The NCUA recently issued a temporary final rule, easing certain regulatory requirements to assist federally-insured credit unions (FICUs) and federal credit unions (FCUs) during the COVID-19 crisis. The changes made by the rule are effective through December 31, 2020.
The rule raised the aggregate amount of loan participations that a FICU may purchase from any individual originating lender to the greater of $5 million or 200% of the FICUs net worth. Normally, the limit is the greater of $5 million or 100% of the FICUs net worth. The NCUA stated that it believes temporarily raising the limit will help stabilize FICUs during the COVID-19 crisis without causing undue additional risks to the safety and soundness of the credit union system.
Under the NCUA’s regulations, a FICU can generally purchase an eligible obligation from any source, provided the FICU was empowered to grant or refinance the loan within 60 days of its purchase. The rule temporarily suspends the refinancing requirement. The NCUA explained that temporarily suspending the requirement would “promote the extension of credit and flow of liquidity in the credit union system generally.”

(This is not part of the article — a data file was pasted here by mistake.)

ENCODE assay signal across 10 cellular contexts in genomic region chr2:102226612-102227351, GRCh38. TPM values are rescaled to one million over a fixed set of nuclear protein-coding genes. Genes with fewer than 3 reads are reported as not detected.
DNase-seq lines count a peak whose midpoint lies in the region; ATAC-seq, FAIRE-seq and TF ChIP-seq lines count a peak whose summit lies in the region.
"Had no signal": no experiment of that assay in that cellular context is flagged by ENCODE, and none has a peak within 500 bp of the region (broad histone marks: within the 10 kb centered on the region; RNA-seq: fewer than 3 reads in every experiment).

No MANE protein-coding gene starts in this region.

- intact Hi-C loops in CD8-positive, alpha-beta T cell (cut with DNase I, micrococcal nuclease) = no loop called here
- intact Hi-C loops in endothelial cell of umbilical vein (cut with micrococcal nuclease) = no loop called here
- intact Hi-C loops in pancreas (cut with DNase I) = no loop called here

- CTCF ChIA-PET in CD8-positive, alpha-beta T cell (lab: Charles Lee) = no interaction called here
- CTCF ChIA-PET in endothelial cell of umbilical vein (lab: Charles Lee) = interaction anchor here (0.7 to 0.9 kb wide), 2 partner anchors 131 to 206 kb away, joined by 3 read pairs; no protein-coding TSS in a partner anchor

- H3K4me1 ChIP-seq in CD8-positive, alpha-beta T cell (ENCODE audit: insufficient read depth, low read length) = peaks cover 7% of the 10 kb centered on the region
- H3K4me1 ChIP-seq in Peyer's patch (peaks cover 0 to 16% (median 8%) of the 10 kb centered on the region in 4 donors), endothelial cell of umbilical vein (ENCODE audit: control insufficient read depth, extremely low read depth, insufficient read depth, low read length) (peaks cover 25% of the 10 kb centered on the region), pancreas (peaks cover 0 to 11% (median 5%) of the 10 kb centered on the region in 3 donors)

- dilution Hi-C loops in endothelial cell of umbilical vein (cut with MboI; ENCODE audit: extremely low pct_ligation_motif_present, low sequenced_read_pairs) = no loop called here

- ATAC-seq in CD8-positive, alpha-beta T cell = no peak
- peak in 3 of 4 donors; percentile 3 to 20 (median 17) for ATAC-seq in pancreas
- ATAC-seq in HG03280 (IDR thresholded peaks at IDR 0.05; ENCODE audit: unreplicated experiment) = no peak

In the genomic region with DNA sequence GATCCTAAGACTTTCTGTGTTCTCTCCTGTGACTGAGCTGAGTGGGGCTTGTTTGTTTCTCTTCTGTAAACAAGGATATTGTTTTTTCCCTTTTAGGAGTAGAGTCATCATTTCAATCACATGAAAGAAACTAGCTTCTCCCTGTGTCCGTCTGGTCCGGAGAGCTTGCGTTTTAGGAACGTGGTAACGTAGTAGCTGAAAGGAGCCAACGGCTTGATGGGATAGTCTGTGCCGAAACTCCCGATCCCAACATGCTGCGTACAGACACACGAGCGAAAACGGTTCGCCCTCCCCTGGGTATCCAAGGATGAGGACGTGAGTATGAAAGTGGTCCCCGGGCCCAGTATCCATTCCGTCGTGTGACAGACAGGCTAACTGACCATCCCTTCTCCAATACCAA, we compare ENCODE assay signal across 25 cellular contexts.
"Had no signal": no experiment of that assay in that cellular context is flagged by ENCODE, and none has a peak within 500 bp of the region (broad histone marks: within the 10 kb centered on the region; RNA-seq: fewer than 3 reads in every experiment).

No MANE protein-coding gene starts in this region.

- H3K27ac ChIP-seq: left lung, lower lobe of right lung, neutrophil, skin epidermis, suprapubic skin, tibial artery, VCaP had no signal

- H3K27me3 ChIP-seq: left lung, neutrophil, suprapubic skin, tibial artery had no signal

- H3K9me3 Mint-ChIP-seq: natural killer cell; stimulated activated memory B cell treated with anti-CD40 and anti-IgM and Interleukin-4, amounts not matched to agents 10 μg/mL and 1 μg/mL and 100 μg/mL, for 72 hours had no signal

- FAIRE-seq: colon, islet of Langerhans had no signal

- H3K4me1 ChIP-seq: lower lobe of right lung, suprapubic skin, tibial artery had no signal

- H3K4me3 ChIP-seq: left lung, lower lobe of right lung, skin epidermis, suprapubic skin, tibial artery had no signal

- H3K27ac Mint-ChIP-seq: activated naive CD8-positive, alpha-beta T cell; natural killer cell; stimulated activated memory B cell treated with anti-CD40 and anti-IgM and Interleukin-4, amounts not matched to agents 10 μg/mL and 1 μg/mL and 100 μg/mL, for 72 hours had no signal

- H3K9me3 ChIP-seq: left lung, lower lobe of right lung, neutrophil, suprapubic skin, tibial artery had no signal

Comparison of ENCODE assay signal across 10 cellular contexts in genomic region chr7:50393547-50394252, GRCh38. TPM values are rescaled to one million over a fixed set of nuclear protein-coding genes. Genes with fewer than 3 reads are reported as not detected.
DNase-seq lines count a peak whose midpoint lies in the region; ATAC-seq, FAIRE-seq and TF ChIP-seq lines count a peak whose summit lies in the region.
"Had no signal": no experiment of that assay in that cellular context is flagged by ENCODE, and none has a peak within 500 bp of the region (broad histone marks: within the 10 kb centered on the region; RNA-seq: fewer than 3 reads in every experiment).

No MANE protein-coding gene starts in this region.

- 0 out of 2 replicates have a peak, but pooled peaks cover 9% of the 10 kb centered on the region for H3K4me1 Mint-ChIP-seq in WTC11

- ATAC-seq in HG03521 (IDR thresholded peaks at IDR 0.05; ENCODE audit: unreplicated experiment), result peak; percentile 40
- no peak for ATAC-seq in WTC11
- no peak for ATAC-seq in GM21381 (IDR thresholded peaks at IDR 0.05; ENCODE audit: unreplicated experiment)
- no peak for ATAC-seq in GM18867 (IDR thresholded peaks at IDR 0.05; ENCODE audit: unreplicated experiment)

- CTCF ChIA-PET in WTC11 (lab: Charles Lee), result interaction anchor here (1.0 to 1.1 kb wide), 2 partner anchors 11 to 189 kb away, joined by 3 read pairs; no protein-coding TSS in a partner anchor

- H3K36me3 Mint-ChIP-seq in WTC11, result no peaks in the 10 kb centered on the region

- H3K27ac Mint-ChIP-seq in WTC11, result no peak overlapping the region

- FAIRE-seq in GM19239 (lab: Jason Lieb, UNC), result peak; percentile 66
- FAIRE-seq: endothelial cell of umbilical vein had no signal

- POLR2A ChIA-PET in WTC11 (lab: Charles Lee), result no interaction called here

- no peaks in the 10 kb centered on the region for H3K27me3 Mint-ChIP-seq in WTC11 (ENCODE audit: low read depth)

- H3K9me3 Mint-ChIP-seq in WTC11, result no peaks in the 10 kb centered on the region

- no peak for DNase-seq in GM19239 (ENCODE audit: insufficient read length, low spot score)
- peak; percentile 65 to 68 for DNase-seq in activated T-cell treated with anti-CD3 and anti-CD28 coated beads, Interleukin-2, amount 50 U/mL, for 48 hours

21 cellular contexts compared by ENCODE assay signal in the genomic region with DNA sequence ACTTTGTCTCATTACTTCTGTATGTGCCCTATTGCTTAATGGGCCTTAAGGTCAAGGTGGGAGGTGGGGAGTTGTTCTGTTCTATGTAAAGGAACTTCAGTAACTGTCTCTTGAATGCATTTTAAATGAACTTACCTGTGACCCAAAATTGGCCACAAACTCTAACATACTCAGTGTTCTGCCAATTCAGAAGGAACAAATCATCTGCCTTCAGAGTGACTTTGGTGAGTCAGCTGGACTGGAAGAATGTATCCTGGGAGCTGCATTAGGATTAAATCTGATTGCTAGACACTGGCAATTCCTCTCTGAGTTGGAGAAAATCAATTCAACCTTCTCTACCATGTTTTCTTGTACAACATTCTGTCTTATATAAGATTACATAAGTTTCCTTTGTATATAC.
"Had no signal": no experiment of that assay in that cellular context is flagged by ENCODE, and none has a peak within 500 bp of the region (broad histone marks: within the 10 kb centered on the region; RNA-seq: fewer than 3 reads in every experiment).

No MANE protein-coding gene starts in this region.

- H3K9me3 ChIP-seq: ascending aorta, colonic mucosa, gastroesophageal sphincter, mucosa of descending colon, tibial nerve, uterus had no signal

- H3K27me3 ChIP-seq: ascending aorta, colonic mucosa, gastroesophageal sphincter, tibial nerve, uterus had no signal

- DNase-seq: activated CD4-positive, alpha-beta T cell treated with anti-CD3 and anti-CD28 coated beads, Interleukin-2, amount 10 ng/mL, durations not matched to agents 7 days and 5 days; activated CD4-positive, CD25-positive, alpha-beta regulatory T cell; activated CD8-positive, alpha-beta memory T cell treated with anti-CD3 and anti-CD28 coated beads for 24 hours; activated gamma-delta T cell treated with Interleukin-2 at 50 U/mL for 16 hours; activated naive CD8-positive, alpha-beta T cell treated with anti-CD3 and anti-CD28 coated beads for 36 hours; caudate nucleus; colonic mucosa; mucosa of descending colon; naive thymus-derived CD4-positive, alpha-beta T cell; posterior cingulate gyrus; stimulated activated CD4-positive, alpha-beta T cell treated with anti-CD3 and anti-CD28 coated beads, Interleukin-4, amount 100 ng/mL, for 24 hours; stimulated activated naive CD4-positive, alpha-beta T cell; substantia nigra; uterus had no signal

Additionally, with respect to FCUs, the NCUA’s regulations generally require that purchased eligible obligations be obligations of the purchasing FCU’s members. However, there is an exception to this requirement for well-capitalized FCU’s with composite CAMEL ratings of 1 or 2. The rule expands this exception and authorizes FCUs with CAMEL ratings of 1, 2, or 3 to purchase eligible obligations regardless of whether the obligations belong to the purchasing FCU’s members.
Moreover, the NCUA’s regulations generally state that if an FCU purchases properties to support its internal operations or service its members, it must partially occupy them within six years of acquisition. An FCU must also make diligent efforts to dispose of abandoned properties and properties that it does not intend to use in transacting business. The NCUA noted that the COVID-19 pandemic and the physical distancing measures implemented by the states have made it difficult for FCUs to comply with these requirements. Accordingly, the NCUA is temporarily tolling the regulatory mandated timeframes so that any days between April 21, 2020, and December 31, 2020, will not count for purposes of determining an FCU’s compliance with the regulatory timeframe requirements.